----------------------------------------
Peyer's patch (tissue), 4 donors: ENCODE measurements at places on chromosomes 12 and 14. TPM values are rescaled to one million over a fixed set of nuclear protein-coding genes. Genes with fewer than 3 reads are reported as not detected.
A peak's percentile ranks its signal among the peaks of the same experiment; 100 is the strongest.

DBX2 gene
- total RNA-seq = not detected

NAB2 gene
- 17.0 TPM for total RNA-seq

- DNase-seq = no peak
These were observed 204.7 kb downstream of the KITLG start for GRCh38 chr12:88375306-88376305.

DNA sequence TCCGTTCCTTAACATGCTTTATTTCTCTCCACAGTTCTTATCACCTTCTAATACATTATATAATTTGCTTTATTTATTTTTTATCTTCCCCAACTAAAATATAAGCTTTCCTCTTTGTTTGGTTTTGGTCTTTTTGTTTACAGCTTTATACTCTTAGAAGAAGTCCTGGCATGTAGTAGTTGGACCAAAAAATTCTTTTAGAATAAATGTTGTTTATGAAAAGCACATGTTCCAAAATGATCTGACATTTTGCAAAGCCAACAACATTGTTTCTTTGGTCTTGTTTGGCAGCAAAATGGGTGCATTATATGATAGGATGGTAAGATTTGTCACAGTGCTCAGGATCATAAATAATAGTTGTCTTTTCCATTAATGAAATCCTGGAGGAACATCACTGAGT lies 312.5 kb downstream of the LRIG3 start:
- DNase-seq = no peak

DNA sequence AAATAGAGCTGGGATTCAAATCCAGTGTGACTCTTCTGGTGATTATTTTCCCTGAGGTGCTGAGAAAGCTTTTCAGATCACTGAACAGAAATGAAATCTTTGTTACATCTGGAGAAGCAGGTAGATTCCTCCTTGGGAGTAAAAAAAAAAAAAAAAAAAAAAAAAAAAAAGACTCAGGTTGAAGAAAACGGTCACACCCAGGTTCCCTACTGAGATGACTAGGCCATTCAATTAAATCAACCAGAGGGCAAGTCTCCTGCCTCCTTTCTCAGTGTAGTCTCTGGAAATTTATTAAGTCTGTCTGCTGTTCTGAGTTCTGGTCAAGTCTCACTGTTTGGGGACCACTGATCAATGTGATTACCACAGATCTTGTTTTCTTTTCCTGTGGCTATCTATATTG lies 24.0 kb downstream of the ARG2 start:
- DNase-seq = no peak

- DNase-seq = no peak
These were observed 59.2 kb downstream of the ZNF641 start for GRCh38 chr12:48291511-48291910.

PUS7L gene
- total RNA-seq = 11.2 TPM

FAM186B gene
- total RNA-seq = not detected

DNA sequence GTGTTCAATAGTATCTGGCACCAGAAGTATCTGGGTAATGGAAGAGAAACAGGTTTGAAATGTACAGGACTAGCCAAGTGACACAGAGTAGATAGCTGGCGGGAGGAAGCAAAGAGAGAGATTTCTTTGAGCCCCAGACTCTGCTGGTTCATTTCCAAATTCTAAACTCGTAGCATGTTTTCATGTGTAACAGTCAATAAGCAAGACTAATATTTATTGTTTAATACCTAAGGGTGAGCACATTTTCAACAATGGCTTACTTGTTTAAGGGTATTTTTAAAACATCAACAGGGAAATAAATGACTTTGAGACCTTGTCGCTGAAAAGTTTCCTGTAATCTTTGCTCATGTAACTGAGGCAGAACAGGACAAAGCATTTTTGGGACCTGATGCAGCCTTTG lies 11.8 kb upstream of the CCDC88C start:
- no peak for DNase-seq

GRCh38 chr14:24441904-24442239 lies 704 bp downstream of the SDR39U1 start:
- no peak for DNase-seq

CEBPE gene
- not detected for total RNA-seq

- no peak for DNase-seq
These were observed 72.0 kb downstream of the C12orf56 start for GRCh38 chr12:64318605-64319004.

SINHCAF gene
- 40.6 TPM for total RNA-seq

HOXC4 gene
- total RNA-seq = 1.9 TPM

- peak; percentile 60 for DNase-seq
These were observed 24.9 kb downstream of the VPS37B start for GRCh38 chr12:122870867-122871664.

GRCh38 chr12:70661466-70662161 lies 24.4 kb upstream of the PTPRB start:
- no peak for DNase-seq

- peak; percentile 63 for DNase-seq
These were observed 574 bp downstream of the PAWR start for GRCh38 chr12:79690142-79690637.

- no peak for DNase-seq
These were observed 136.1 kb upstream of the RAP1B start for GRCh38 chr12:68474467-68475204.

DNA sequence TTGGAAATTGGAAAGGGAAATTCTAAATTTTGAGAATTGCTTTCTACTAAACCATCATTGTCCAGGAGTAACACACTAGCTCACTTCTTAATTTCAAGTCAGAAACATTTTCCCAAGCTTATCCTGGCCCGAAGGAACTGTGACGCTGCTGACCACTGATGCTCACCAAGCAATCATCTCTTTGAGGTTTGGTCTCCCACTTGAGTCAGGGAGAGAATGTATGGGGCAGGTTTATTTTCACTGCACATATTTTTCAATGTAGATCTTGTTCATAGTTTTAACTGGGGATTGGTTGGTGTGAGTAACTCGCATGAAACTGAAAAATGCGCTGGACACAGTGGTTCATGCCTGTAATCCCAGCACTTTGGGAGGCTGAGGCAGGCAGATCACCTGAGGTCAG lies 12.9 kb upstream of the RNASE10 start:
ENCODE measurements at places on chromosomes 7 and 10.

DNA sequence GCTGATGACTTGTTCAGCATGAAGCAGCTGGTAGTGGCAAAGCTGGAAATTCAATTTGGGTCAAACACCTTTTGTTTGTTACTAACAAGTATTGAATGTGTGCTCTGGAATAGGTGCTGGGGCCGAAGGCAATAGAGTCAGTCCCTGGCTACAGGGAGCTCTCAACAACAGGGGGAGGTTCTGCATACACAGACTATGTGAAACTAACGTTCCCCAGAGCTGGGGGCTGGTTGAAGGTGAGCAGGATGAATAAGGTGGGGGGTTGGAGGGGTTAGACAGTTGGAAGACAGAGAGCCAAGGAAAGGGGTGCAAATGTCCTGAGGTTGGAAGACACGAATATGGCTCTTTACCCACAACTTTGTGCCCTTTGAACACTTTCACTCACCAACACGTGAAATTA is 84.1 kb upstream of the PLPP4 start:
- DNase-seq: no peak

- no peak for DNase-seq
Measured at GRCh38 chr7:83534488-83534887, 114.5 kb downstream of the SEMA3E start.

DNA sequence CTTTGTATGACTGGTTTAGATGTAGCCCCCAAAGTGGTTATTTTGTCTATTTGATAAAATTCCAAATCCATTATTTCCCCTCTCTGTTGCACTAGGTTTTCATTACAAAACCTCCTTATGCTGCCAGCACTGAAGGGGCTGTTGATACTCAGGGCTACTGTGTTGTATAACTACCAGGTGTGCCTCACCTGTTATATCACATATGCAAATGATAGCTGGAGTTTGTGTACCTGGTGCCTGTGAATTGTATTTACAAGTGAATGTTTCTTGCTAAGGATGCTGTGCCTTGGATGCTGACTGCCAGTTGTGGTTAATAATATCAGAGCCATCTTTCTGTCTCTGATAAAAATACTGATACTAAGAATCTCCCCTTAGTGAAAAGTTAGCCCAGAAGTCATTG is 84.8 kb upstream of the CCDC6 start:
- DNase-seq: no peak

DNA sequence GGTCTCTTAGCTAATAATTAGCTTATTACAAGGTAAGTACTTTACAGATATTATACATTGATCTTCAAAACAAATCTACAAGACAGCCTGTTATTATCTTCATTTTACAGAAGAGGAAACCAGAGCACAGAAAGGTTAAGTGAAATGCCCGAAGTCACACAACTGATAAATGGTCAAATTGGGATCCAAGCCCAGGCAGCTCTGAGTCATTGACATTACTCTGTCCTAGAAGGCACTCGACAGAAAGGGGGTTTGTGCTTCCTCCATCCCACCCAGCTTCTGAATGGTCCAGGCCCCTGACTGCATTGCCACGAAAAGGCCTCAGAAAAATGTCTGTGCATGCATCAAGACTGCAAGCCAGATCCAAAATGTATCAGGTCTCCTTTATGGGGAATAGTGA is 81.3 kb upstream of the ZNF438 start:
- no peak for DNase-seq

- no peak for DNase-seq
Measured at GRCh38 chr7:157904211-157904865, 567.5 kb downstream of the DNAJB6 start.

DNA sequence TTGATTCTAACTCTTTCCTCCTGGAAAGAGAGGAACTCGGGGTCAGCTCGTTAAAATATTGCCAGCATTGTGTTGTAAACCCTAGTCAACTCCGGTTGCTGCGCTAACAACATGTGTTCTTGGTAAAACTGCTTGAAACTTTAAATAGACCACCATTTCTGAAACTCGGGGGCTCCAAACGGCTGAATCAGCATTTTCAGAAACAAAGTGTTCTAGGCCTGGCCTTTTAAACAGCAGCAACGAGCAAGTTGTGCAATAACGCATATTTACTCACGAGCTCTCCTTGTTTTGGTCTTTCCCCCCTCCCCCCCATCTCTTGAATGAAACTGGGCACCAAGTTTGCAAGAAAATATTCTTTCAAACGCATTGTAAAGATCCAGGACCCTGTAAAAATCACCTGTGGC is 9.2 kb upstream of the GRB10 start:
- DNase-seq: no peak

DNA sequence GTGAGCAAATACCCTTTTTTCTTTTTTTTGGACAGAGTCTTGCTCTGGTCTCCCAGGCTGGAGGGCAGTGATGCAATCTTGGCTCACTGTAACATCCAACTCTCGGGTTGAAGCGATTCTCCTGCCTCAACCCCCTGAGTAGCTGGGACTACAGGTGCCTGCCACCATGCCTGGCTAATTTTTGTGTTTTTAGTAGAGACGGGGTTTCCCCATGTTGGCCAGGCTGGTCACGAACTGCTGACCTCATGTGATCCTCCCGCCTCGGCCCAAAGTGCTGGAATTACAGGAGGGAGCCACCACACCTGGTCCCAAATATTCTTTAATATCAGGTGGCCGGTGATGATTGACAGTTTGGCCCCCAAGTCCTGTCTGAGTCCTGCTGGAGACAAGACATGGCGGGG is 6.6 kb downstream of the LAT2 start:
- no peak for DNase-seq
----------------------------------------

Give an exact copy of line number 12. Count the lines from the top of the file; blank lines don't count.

- DNase-seq = no peak